U.S. Geological Survey (USGS) volcanologists Jack Lockwood and Peter Lipman created a visual scale for determining the ages of Mauna Loa’s lava flows at higher elevations above the tree line, where carbon samples (for radiocarbon age-dating) are less likely to be discovered. Their scale relates surface color and weathering characteristics of a lava flow to its age. As a new lava flow is exposed to the elements and begins to break down, its surface color changes from black to grey, to brown, to tan, to orange, and finally to red. The longer the flow weathers, the greater its color progression. The utility of this technique, however, is influenced by elevation, rainfall and forest cover.
When different lava flows exhibit similar surface characteristics, geologists look inside the rocks to understand differences. The things we examine include the sizes, shapes and proportions of crystals; groundmass (matrix) texture; vesicle (gas bubble) shape; vesicle lining; and rock chemistry. These physical and chemical properties provide information about the lava’s origin and allow flows to be distinguished from one another.
The first geologic map of the island was published by the USGS and the Territory of Hawaii in 1946. The most current map, the “Geologic Map of the Island of Hawaii,” is available online at (http://pubs.usgs.gov/ds/2005/144/), the USGS Publications Warehouse (http://pubs.er.usgs.gov/), and island bookstores, including those in Hawaii Volcanoes National Park.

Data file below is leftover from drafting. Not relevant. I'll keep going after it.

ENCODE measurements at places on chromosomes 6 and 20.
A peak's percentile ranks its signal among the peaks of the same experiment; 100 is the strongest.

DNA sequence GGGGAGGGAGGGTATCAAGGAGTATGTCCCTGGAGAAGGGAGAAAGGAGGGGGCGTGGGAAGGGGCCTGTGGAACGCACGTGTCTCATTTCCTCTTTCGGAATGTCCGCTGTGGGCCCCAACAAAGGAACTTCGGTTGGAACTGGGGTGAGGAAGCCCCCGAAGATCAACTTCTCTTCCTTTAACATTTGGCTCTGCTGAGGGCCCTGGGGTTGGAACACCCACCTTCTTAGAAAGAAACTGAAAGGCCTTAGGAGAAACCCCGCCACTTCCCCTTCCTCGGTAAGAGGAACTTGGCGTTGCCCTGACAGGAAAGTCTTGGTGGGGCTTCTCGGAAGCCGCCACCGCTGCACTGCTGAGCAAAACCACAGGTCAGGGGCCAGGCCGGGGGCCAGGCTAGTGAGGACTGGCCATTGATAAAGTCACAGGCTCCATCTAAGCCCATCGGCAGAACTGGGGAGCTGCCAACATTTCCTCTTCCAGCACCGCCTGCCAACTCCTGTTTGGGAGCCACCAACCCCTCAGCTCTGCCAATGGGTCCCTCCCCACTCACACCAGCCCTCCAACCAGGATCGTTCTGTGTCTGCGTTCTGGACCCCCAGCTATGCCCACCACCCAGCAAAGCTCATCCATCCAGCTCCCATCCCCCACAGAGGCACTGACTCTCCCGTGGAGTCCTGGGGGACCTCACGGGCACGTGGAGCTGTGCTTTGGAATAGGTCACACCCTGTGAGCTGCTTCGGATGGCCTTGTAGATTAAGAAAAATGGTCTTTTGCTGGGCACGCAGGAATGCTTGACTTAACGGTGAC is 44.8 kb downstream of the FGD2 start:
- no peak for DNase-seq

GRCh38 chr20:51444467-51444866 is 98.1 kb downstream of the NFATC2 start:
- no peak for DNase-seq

A lava lake within the Halema‘uma‘u Overlook vent produced nighttime glow that was visible from the Jaggar Museum overlook and via HVO’s webcam during the past week. The lava lake level was relatively stable during the past week and was roughly 130-150 feet below the floor of Halema‘uma‘u.
On Kilauea’s east rift zone, breakouts from the Peace Day tube remain active at the base of the pali and on the coastal plain. Small ocean entries are active on both sides of the Hawaii Volcanoes National Park boundary. The Kahauale‘a II flow, fed from a spatter cone on the northeast edge of the Pu‘u ‘O‘o crater, continues to advance slowly along the edge of the forest north of Pu‘u ‘O‘o. A breakout from the east rim of Pu‘u ‘O‘o during the night of Tuesday, June 18, sent flows down the cone flank, over portions of the Kahauale‘a II flow; this flow remains active as of Thursday, June 20.
There were two earthquakes reported felt in the past week across the Island of Hawaii. On Sunday, June 16, at 3:50 a.m., a magnitude-3.2 earthquake occurred 1 mile northeast of Kawaihae at a depth of 16 miles. Also on Sunday at 12:11 p.m., a magnitude-3.2 earthquake occurred 6 miles east of Waikii at a depth of 20 miles.
Visit the HVO website (http://hvo.wr.usgs.gov) for Kilauea, Mauna Loa and Hualalai activity updates, recent volcano photos, recent earthquakes and more; call 967-8862 for a Kilauea summary; email questions to askHVO@usgs.gov.
Volcano Watch (http://hvo.wr.usgs.gov/volcanowatch/) is a weekly article and activity update written by scientists at the U.S. Geological Survey’s Hawaiian Volcano Observatory.